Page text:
Stars: Bing Crosby, Fred Astaire, Marjorie Reynolds, Virginia Dale, Walter Abel.
Director: Mark Sandrich
Screenplay: Claude Binyon
The good old Hollywood holiday classic which not only has charm but embarrassing racism, yet sometimes you must forgive a film that is simply an example of its time. Bing sings what is possibly the most famous Christmas carol, White Christmas—oh boy does that now sound racist, Astaire dances while intoxicated, and the film trollops through not only the most notable American holidays but also Lincoln Day and Washington's Birthday... But Christmas is not the same without watching Holiday Inn.
The plot centres around Jim Hardy (Bing Crosby) wanting to settle down and enjoy the simple life in the country on a farm. After his fiancé leaves him for Ted Hanover (Fred Astaire) as she herself does not want to give up her dancing career Jim finds out just how un-relaxing farming can be. So instead of farming he converts his farm into the Holiday Inn that only opens on calendar holidays.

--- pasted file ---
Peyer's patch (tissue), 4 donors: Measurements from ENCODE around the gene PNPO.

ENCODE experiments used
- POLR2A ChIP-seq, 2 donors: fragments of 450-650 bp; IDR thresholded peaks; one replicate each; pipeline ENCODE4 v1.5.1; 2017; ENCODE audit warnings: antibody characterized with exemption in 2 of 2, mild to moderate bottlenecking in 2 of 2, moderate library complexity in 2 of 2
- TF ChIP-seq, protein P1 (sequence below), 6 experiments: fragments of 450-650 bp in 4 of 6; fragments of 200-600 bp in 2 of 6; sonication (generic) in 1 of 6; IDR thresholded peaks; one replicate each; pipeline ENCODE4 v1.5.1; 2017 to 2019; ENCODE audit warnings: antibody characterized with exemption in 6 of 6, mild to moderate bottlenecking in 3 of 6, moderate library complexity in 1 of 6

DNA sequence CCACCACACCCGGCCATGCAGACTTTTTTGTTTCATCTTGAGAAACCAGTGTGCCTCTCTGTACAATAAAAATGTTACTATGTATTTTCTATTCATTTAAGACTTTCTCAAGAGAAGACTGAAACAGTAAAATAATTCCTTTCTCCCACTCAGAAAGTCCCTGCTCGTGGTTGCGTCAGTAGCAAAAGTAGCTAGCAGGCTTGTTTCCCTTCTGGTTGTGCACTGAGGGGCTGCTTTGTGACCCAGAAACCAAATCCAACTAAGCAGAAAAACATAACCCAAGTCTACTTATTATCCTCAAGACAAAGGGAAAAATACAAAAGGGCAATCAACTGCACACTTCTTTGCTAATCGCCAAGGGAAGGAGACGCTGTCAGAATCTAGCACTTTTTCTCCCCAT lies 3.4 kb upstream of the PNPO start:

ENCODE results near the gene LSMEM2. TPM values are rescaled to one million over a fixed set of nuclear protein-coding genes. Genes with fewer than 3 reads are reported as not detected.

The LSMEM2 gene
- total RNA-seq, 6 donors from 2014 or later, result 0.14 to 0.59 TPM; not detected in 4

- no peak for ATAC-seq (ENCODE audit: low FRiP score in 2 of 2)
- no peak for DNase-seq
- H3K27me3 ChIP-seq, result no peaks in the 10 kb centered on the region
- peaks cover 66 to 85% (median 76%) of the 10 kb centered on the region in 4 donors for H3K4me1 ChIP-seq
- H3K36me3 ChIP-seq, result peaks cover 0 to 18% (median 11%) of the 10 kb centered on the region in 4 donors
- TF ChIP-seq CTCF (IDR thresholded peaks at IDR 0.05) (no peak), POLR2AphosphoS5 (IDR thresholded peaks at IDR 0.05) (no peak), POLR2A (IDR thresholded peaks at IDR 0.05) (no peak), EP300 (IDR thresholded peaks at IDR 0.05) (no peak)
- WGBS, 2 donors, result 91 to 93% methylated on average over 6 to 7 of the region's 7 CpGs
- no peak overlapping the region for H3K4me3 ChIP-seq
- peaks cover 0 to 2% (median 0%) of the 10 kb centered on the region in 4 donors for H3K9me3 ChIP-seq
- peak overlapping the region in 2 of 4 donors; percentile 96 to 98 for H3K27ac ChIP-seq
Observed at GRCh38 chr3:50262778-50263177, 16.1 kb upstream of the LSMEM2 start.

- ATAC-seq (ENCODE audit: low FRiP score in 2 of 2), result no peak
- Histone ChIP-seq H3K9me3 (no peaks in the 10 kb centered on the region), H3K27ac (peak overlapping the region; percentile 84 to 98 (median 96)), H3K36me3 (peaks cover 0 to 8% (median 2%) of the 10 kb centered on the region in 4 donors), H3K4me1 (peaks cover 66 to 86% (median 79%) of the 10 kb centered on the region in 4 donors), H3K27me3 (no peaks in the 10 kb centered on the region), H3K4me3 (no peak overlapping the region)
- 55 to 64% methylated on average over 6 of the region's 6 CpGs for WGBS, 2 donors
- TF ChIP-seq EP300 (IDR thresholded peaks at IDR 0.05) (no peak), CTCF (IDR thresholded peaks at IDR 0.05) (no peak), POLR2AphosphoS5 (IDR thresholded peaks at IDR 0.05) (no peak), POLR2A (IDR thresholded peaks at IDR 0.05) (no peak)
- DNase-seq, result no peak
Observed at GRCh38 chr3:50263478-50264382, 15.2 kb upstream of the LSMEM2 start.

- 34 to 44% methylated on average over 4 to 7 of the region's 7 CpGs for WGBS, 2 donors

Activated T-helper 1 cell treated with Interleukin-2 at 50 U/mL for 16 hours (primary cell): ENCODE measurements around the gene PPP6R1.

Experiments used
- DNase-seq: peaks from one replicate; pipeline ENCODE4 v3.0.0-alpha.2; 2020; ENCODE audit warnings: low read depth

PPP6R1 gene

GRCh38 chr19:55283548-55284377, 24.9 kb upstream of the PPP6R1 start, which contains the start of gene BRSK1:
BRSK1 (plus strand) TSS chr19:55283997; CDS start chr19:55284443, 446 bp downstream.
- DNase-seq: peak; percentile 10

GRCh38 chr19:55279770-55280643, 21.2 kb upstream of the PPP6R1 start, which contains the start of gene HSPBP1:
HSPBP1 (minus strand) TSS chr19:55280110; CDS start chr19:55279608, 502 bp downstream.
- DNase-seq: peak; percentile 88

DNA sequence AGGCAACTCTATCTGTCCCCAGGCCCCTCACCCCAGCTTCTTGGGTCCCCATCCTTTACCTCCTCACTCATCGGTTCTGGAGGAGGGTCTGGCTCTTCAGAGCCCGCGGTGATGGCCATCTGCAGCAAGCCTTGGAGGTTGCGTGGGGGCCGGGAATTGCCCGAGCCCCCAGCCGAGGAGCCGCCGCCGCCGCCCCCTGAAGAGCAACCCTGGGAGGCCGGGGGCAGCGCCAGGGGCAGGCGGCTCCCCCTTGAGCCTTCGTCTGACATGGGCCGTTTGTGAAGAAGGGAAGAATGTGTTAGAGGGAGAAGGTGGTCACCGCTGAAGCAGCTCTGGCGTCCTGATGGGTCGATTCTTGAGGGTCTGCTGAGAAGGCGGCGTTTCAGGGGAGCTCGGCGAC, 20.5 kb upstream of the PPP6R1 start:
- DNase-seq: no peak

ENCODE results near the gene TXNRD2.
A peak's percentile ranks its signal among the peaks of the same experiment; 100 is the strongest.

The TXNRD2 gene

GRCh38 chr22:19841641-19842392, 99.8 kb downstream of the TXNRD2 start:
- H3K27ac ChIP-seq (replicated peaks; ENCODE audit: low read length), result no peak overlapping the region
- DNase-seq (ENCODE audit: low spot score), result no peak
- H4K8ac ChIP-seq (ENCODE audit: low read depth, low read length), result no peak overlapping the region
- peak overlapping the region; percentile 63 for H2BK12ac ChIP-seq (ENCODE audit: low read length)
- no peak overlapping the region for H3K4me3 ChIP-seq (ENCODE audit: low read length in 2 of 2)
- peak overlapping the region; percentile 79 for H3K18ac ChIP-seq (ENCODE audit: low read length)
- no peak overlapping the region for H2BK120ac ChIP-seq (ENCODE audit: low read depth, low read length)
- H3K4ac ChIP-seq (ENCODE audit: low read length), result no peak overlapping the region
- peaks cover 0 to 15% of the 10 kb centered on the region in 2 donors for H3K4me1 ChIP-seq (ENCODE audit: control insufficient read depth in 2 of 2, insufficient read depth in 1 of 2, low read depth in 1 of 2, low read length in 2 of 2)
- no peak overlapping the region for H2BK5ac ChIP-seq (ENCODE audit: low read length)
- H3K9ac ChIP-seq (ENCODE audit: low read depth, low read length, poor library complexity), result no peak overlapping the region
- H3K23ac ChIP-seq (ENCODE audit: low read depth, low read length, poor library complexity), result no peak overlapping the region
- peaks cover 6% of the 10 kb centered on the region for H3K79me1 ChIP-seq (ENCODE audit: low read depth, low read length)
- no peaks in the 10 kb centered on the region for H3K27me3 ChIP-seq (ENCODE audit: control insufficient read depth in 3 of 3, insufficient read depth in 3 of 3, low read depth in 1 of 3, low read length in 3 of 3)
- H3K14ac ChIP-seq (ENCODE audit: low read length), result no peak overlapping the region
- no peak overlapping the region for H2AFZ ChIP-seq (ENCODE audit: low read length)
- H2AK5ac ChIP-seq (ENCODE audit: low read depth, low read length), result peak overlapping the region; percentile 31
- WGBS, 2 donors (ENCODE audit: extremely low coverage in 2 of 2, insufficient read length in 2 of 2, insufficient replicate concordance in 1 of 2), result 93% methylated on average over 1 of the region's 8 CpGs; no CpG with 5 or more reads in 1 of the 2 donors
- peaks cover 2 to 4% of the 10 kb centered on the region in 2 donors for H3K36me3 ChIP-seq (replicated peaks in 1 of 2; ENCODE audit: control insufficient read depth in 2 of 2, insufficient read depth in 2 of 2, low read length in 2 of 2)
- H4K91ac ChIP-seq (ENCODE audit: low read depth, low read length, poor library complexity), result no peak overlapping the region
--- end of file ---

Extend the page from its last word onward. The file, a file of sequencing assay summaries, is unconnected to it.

This gives the film plenty of excuses to come up with songs for all the in between holidays where Bing can sing along and Astaire can dance to. There are a few forgettable songs, one is quite memorable for Lincoln Day, but sadly that is because Jim decides it must be performed in blackface—a ruse to hide Bing's love interest from fiancé stealing Astaire. The film then flows through the holiday seasons with Hanover visiting the Holiday Inn and trying to find the girl (Linda, played by Marjorie Reynolds) he danced with on New Years Eve that happens to be in love with Hardy.
The middle section is a tad meandering which means I usually lose focus every time I watch it, but the beginning and ending is strong and nicely bookended by the song White Christmas.
Until next year Holiday Inn!